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5 Things That Salespeople Waste Time On

How do people waste time at your office?

Maybe they scroll through social media or do some online shopping in the middle of the workday. Maybe it seems like you’re always having cake for someone’s birthday. Or maybe you just have too many unproductive meetings.

I have a friend who works in an office that has a video game room, a club for people who like to play board games (which frequently happens in the middle of the workday), and even a kegerator on site. I imagine that plenty of time gets wasted there.

Your sales team would probably tell you that they waste a lot of time on stupid paperwork. They hate entering data into the CRM, and they don’t like the regular quarterly training much better.

But the truth is that a lot of the activities sales is doing that they think is effective work is really wasted. Here are five examples of ways that sales teams waste time, even though they look like they’re working.

1. Chasing prospects that don’t buy. Most salespeople simply accept the idea that the majority of their leads will not turn into customers. They shrug off losses and press on to the next name on their lists.

But if you can narrow down those lists so that they contain more names of people who will be willing to buy, you can make your sales team much more efficient and effective. Even just a few percentage points difference can make a dramatic impact.

Want to know how? Check out How to Identify & Target Your Best Prospects.

2. Figuring out which price to charge. Deciding how high or low to set prices for a particular customer can consume an incredible amount of time and emotional energy. Salespeople go back and forth, weighing the pros and cons, hemming and hawing, before offering up their best guesstimate.

There is a better way.

With modern technology, sales ops can easily tell sales how much each customer should be willing to pay. It eliminates all the guesswork—and the doubt. See The Fundamentals of Effective Pricing for Sales Operations for details.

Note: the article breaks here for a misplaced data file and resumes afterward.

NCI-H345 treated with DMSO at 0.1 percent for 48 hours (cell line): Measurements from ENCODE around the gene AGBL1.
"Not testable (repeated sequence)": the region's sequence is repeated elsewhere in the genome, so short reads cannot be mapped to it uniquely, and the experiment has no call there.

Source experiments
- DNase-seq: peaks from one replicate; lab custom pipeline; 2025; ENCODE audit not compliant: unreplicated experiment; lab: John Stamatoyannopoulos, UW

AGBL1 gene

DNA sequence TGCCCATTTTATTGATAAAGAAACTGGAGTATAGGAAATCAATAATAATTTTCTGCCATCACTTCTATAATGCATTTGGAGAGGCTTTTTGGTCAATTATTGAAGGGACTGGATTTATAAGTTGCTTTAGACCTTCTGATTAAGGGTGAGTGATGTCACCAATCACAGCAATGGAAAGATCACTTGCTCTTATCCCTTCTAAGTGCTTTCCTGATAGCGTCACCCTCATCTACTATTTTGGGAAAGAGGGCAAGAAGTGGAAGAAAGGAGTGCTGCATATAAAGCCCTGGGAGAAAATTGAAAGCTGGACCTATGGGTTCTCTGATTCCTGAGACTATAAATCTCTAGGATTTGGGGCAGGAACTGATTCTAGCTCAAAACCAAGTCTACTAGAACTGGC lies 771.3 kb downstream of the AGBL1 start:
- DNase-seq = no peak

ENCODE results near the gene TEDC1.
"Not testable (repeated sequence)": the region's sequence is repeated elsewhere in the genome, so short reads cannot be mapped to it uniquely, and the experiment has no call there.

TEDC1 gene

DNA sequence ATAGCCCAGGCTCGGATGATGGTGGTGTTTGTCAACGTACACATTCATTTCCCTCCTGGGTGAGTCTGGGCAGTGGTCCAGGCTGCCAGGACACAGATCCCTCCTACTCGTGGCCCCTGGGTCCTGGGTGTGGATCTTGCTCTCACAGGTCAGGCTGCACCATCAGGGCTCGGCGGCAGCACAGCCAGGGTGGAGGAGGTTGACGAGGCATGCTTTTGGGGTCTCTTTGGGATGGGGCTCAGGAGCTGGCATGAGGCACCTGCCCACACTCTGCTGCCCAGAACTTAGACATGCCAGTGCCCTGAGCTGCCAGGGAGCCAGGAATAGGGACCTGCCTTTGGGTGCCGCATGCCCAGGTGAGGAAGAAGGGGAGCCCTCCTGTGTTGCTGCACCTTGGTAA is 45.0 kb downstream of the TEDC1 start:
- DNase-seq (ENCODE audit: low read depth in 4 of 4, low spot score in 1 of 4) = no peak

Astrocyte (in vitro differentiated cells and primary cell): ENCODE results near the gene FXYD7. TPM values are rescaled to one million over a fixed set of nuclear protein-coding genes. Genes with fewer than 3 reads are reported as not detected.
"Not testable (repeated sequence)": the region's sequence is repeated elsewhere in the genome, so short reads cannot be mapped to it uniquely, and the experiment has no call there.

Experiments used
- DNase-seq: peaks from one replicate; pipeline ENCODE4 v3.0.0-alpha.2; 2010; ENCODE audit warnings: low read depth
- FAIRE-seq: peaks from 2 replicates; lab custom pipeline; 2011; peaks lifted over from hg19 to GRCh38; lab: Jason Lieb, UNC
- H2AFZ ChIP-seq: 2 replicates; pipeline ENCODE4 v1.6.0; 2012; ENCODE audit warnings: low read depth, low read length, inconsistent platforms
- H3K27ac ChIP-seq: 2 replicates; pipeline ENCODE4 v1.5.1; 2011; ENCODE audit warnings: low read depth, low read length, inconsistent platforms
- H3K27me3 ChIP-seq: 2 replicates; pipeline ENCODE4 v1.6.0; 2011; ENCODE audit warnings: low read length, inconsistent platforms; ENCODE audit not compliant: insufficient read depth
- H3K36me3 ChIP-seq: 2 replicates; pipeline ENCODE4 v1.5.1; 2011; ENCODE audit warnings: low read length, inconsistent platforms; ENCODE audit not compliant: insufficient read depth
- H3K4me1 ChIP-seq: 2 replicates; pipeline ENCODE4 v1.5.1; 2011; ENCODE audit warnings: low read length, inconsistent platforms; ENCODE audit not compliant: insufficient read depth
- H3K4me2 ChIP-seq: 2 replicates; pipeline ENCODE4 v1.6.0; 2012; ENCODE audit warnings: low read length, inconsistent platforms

3. Trying to sell more to existing customers. Wait—don’t we want our salespeople to increase cross-selling and up-selling?

Yes, but only when customers have the need and capacity for more sales. Otherwise, salespeople are only wasting time—and possibly irritating loyal customers.

Again, technology can help, this time by pinpointing which customers should be buying more and which likely have needs for additional lines of products. Generating More Sales from Existing Customers explains how it works.

4. Attempting to retain customers. Yes, you do want your salespeople to retain customers, but you don’t want them to waste a lot of time (and potentially money) wooing clients who have no intention to leave. Sales ops can make this whole process much more efficient (and less stressful) by telling sales exactly which customers might be in danger of defection. Our research on How to Prevent Customer Defection outline what leading B2B sales ops teams are doing to generate exactly that kind of information.

5. Creating account plans and forecasts. Account plans and forecasts can often feel like shots in the dark. Salespeople who are forced to create them often feel like they are wasting time on guesswork.

However, as we explain in Developing Prescriptive Account Plans, forecasts and plans that are based on the true potential of each salesperson’s book of business are actually quite helpful. If you’re going to spend time on planning, make sure it is this effective kind of account planning.

Looking busy isn’t the same as accomplishing results. In the end, the company with the video game room and the keg might actually be more efficient than yours if they are using technology to help them sell smarter.

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